*This is an updated version of a post I wrote several years ago, before I had any teens.
I do so love my morning coffee. I’ve tried to become a tea drinker about 487 times — mostly because every time someone is upset in a show from the BBC, somebody brings them tea and then everything’s okay. Seriously — “Mr. Smith, we regret to inform you that your arm was blasted off due to WWII raging outside your door, and you’ve just lost half your manor. I’ll get you a cup of tea.”
But the very thought of switching to tea has me contemplating all the stressors that coffee has helped relieve throughout parenthood. I am pretty sure I use it as a crutch. I have actually stayed awake far too late, watching just one or seven more episodes of Netflixed “Scrubs” to unwind, thinking, “I’ll have an extra cup of coffee in the morning to make up for the lost sleep.” That can’t be a healthy attitude.
I haven’t always relied so heavily on coffee. I think there are different drinks choices that are appropriate for the different stages of parenthood. Allow me to elucidate via a handy-dandy list that you may print out and carry with you, like those cards that tell you which fish are safe to buy, just in case you need a refresher while at the grocery store.
Newborn: Water — well, water with several shots of espresso thrown in. But, officially: water.
Besides being essential if you are a nursing mother, it’s easy to get dehydrated with a newborn and it’s even easier to forget to pee. Like, LITERALLY forget to pee. Lots and lots of water forces the latter issue. I know the espresso is what you really want most of the time because oh-my-gawd you are so exhausted you just came home from Target and noticed you hadn’t put your boob back in your shirt after nursing, which explains why everyone was looking at you, but never making eye contact, and not oogling the baby for once. If you’re not nursing or dad, replace the hanging boob with eye boogers you wiped down onto your cheek and spit up down your back and you get it.
Nevertheless, you really should sleep while baby is sleeping and caffeine will destroy your chances at that. Then again, like you’re actually going to waste the only part of the day when nobody is puking or projectile pooping on you on sleep. You know what, you just had a baby! Drink whatever the hell you want to drink.
Baby to Toddler: Chocolate Milk — You’re still not sleeping so you need the caffeine and sugar, but you can’t drink hot beverages because there is a grabby child either doing flips in your arms or pinballing himself all over the house, and you would prefer not to scald him. You also have no time to eat. Chocolate milk is perfect: you get caffeine, sugar for a good, temporary high, and enough calories to call it sustenance. Plus, when Junior pulls the glass down all over himself for the 7th time that day, you can call it a milk bath and leave it at that.
When your adorable two year old toddler becomes a three year old toddler, add a little Bailey’s to that chocolate milk (Since the day I started parenting three year olds, I have oft said that whoever coined the phrase “terrible twos” had not yet parented a three year old.).
Four to Five: Coffee is perfect for this age. You are still not sleeping much and you are dealing with super human bouts of energy (your child’s, not yours; never again will the energy be yours). Plus, your house always looks like you’ve become a hoarder, what with the 7-10 outfits your child changes into and out of a day strewn all over the floor and the massive quantities of crackers and apple slices smashed into every surface possible. Drink well. Drink often.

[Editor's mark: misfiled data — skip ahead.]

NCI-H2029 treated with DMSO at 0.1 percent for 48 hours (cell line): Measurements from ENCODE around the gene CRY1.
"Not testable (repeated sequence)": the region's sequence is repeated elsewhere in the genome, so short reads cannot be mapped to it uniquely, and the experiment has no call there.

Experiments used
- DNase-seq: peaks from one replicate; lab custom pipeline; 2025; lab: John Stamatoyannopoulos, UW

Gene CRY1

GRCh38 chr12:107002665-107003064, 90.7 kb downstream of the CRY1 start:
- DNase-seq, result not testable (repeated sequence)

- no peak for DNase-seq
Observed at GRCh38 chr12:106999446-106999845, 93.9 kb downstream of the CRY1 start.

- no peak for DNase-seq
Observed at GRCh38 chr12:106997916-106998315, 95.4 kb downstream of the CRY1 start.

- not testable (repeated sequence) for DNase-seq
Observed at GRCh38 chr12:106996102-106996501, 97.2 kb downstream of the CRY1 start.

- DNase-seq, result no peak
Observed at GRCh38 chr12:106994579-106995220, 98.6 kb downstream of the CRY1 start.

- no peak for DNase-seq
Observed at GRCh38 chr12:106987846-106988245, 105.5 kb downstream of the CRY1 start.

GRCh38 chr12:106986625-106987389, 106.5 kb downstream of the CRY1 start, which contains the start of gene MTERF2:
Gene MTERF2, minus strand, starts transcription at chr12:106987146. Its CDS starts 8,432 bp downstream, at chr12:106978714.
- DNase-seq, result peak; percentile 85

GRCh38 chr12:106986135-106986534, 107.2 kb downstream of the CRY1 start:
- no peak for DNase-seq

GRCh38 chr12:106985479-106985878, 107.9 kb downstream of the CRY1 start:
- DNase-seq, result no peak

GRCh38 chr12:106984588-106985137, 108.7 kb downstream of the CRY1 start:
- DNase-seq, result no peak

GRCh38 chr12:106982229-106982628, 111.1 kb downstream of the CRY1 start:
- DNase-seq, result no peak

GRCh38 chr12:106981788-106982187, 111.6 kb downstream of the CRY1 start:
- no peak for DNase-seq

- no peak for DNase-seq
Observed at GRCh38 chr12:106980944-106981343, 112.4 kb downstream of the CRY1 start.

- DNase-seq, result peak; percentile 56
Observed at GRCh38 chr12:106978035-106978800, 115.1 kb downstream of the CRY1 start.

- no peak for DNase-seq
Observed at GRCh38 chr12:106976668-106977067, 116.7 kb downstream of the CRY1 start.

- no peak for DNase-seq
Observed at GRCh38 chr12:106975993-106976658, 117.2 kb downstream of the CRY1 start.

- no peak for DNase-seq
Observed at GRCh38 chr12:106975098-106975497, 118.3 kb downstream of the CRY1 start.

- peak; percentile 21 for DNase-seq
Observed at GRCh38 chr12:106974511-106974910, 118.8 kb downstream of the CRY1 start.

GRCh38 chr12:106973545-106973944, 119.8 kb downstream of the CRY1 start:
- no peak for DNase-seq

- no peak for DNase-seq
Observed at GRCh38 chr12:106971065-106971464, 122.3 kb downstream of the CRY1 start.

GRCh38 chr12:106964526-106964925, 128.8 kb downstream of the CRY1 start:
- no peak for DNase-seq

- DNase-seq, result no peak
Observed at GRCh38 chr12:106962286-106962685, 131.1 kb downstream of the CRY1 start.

Six to Seven: Tequila, Vodka, or another fast-acting hard shot of mind-numbing liquid — if you have parented this age, you understand this. This is the time to invest in a Costco card and frequent the liquor section. If you live in states like California or Colorado, well, you have other options.
Some “expert” somewhere decided we should have a million books on how to parent adorable little, sweet, cuddly babies and (under three) toddlers, but not a darn one on how to parent the little Chucky’s that emerge from our children’s bellies somewhere around six or seven. I hate that parenting “expert”. This shot’s for him! Huzzah!
Eight to Eleven: Lattes or Fancy Teas — You still need a bit of the boost that comes from caffeine here, but you have the luxury of spending a little special time with your drink. These are the easy, golden years of parenting; don’t waste them on Folger’s or cheap drive-through coffee. Treat yourself to the good stuff before the teen years approach.
Teen years: Whatever they’re having. If your 16 year old asks if you’ll take him to the In-n-Out drive through for a milk shake, that’s what you’re having. When your 13 year old is sitting at the counter sipping a root beer while staring off into space, pour yourself one too, sit down, and then stare into space until she starts talking. Don’t worry, you’ll have plenty of time to drink whatever you want during their teen years, like when they’re hanging out with their friends or you are waiting up for them way past your bedtime. But a little bonding over a mutually enjoyed drink can go a long way.
BONUS FOR PARENTS OF TEENS: This is the time to let up on the hard stuff. When they call you to come get them at 11:00 at night because their ride has been drinking, you don’t want to have to tell them you can’t because you’re singing 80’s tunes at the top of your lungs in the backyard, naked and wrapped in something that smells faintly of bacon bits and Cheetos.
If you have children of multiple ages (and bless you if those ages are 3 and 7 and a teen), I suggest going with a good combo: a little coffee in the morning, some wine or the like (or the harder like) around 5:00, tapering off around 7:00 so that you are good and sober when your teen calls at 11:00.